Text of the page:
coal train.jpg
The story of coal exports is a human story.

Humans dig coal out of the ground. Humans burn it in to the air. And while

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Documents: Extra Credit Coal-Export Reading

coal train.jpg
The story of coal exports is a human story.

Humans dig coal out of the ground. Humans burn it in to the air. And while everything on this planet will deal with the consequences of the CO2 that's produced when we do, humans are responsible for the problem and for finding the solution.

In my cover story published today, I tried hard to keep the focus on humans -- the rancher in Montana battling Arch Coal; the mayor in Sheridan, Wyo., trying to figure out how to keep people employed in his city; the climate scientist in Bothell sending students out to capture coal dust.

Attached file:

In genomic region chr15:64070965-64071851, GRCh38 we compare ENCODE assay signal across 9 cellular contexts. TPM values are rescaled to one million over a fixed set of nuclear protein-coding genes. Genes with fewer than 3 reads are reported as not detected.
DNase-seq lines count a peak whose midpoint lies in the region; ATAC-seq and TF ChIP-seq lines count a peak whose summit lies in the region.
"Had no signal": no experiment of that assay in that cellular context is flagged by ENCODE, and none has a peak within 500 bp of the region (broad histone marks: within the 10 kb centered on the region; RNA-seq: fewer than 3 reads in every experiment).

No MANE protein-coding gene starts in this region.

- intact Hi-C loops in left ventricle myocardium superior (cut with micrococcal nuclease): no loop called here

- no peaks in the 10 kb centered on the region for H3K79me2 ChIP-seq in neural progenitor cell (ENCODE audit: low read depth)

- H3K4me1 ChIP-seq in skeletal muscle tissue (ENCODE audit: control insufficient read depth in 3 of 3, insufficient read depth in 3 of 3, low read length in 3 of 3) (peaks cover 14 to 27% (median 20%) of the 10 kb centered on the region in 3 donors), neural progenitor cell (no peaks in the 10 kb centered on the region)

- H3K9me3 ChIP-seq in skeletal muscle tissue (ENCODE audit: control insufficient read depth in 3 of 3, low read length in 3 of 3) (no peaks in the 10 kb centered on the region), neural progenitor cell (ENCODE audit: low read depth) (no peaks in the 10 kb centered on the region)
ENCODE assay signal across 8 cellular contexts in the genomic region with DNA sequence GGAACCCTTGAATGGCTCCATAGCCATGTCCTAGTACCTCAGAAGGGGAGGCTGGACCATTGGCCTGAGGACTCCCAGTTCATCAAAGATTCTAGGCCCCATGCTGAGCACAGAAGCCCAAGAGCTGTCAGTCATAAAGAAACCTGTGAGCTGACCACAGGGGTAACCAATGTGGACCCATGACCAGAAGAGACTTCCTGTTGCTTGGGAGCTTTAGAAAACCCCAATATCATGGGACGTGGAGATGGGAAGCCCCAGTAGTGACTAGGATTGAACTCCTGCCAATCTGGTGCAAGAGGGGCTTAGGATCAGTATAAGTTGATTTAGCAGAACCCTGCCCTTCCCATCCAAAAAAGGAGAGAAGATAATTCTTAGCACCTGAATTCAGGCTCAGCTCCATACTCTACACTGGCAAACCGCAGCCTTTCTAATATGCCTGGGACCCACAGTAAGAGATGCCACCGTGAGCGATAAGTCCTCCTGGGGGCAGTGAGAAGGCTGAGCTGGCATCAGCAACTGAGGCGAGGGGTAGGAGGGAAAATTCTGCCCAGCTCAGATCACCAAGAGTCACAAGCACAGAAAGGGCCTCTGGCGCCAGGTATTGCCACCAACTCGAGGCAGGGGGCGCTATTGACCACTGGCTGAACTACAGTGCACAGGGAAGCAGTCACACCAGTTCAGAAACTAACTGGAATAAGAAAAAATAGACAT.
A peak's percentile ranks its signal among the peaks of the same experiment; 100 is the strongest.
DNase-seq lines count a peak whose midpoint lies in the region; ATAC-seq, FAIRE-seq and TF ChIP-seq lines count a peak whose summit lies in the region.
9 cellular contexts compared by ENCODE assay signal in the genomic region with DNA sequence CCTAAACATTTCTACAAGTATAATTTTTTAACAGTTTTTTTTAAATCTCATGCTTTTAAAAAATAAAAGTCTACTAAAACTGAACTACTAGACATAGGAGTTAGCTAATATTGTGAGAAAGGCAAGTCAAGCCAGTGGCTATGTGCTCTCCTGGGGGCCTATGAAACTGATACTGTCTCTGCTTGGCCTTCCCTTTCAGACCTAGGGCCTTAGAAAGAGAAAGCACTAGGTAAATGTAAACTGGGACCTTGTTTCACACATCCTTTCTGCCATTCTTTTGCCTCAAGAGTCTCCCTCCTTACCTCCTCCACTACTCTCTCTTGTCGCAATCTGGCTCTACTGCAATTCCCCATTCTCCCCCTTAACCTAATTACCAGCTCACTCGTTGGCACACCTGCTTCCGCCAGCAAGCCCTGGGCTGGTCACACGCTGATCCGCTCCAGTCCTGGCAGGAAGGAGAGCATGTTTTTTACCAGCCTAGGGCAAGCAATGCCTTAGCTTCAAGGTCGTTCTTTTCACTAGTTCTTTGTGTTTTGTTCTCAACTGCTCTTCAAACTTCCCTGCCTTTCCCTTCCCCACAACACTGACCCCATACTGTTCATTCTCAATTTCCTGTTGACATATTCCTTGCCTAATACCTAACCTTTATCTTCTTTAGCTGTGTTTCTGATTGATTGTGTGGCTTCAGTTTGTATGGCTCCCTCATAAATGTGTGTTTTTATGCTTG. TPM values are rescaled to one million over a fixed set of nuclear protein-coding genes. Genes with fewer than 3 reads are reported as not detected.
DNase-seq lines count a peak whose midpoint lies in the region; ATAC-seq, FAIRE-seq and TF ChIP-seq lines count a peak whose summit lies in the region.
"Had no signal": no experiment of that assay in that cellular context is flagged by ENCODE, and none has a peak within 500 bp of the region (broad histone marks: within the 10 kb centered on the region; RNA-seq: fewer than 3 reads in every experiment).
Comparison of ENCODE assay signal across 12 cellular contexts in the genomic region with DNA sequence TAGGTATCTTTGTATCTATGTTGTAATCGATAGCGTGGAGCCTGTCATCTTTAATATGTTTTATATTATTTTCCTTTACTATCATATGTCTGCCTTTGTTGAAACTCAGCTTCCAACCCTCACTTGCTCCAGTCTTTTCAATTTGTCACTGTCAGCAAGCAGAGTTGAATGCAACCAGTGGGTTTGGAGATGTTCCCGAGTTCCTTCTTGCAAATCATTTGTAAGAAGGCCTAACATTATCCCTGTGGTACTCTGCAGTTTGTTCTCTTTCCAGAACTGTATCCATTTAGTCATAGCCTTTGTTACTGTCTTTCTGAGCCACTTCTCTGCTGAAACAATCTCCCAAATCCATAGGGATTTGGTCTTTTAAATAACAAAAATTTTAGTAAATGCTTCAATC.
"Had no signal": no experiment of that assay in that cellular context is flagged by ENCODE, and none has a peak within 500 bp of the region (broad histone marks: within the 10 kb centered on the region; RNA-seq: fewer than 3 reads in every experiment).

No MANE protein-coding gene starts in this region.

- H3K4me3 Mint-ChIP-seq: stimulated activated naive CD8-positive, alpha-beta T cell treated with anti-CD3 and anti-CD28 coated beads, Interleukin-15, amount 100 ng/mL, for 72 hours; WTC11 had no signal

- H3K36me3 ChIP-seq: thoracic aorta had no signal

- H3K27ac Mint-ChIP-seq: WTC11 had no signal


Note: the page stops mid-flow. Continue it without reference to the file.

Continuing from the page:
But in a story like this, it's impossible to avoid the inanimate: Railroad tracks, barges and, yes, lumps of coal.

Here are some important documents to consider when thinking about the prospect of Washington and Oregon becoming the seat of American coal's global expansion.

Tennyson, Australia coal dust study by

Seward, Alaska, coal dust study by

Effects of coal trains on Seattle traffic. by Daniel Person

 
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